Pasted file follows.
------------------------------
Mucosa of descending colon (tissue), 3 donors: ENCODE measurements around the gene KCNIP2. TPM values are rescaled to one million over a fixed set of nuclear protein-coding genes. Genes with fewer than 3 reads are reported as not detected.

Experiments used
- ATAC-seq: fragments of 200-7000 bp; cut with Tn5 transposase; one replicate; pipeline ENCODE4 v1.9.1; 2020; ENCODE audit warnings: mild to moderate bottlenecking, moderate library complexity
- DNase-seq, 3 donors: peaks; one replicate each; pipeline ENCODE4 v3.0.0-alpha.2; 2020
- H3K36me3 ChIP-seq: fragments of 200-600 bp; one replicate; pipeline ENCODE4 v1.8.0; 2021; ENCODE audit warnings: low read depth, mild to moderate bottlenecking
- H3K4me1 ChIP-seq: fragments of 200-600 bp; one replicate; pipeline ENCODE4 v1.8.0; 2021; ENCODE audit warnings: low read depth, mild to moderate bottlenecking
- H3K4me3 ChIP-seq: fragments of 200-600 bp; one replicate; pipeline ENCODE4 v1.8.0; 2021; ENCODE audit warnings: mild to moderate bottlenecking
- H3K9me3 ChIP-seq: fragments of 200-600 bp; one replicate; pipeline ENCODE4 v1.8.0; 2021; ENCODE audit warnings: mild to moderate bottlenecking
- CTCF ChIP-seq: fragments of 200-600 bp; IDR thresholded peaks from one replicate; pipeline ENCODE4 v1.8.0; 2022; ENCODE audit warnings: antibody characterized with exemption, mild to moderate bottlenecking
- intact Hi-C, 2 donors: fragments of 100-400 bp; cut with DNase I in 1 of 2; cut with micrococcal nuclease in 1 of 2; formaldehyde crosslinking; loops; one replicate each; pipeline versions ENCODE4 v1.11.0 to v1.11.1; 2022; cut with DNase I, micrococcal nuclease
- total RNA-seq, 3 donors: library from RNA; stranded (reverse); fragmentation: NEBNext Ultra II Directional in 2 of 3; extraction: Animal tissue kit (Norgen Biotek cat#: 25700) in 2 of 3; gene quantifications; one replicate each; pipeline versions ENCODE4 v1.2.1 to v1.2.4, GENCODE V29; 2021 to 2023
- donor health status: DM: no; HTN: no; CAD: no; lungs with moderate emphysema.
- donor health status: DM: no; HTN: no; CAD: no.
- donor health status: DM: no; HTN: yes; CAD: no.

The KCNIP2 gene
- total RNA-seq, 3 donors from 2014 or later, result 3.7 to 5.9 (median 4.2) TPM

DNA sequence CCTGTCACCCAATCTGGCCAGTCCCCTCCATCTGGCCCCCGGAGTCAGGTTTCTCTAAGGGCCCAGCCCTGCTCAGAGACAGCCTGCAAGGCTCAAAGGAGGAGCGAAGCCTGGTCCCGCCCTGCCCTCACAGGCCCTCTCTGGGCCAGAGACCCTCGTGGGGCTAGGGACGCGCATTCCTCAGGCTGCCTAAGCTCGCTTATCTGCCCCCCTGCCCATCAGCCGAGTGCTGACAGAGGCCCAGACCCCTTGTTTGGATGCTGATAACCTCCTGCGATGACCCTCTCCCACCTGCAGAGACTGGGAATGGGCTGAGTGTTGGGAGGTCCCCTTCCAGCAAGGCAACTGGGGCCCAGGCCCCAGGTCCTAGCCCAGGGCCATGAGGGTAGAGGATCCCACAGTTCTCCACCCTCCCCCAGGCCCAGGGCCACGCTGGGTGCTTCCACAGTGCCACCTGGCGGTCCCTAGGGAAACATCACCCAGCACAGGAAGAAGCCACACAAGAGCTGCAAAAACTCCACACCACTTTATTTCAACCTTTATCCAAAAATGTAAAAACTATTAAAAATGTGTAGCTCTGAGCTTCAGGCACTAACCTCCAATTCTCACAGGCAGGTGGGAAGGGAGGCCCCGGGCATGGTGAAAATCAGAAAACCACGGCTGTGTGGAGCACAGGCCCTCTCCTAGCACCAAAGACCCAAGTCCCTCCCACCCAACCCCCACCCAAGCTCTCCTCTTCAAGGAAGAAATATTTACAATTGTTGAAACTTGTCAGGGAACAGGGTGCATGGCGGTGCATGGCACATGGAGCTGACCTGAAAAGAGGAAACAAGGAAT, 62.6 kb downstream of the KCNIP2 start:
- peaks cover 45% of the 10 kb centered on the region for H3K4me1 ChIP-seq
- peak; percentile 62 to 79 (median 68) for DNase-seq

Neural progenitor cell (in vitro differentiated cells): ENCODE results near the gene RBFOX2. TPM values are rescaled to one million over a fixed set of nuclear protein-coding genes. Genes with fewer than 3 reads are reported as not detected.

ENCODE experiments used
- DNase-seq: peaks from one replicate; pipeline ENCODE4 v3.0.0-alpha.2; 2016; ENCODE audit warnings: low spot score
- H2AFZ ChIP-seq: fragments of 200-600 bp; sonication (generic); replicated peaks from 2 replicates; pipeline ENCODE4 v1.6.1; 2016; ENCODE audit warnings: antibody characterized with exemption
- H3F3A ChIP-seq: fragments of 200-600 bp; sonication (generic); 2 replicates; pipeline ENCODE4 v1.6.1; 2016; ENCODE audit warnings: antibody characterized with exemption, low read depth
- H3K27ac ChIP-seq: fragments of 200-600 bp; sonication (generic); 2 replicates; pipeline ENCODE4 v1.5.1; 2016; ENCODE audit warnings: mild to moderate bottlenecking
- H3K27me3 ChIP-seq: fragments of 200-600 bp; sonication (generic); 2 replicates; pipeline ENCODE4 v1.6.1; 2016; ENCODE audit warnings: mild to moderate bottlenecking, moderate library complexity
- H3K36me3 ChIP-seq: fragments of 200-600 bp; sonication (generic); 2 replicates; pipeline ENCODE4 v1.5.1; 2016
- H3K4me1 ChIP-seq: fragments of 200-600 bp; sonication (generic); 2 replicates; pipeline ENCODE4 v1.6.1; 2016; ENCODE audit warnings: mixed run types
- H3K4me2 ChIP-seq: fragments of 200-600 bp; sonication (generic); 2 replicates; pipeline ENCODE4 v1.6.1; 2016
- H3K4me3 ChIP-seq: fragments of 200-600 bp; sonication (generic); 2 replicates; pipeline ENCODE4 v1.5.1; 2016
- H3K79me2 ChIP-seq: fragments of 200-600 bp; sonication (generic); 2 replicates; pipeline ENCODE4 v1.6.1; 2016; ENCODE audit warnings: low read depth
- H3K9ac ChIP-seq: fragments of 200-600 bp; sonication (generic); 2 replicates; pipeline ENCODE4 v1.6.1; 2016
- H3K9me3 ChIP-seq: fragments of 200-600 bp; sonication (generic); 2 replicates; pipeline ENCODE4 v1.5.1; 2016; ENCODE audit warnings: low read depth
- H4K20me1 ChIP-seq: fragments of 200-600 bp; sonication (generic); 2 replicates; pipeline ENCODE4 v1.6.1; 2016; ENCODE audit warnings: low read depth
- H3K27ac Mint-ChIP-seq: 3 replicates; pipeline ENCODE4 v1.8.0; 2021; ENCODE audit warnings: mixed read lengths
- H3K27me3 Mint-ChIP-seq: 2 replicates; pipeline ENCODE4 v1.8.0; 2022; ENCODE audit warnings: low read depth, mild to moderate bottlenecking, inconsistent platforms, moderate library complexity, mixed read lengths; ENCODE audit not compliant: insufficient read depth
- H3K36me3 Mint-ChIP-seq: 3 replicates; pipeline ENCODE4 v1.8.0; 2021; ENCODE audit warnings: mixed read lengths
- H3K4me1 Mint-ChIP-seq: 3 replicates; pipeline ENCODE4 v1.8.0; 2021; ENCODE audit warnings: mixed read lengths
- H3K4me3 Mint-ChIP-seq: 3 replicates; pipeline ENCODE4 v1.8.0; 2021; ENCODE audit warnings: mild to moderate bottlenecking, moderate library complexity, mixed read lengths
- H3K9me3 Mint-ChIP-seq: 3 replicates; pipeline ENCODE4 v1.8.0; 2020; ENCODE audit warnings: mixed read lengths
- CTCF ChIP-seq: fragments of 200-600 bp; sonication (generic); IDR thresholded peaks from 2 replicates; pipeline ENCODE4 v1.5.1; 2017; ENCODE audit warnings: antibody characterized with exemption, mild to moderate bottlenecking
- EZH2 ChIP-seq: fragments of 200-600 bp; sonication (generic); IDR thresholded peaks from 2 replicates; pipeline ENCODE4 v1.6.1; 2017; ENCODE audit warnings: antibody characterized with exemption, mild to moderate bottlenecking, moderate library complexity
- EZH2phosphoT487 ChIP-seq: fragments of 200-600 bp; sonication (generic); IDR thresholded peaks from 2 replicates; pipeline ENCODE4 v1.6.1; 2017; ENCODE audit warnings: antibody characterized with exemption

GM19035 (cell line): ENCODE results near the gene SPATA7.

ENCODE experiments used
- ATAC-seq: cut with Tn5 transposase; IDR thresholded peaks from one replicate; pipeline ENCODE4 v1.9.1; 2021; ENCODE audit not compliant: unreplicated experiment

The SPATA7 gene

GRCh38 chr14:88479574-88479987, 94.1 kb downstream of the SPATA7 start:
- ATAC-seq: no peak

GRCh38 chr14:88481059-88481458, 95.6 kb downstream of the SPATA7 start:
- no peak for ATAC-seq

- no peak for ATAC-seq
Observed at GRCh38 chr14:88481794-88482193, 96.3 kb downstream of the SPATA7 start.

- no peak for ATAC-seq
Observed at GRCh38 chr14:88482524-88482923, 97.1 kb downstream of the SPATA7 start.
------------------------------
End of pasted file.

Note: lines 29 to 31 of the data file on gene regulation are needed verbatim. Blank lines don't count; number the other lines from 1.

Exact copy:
- H3K4me2 ChIP-seq: fragments of 200-600 bp; sonication (generic); 2 replicates; pipeline ENCODE4 v1.6.1; 2016
- H3K4me3 ChIP-seq: fragments of 200-600 bp; sonication (generic); 2 replicates; pipeline ENCODE4 v1.5.1; 2016
- H3K79me2 ChIP-seq: fragments of 200-600 bp; sonication (generic); 2 replicates; pipeline ENCODE4 v1.6.1; 2016; ENCODE audit warnings: low read depth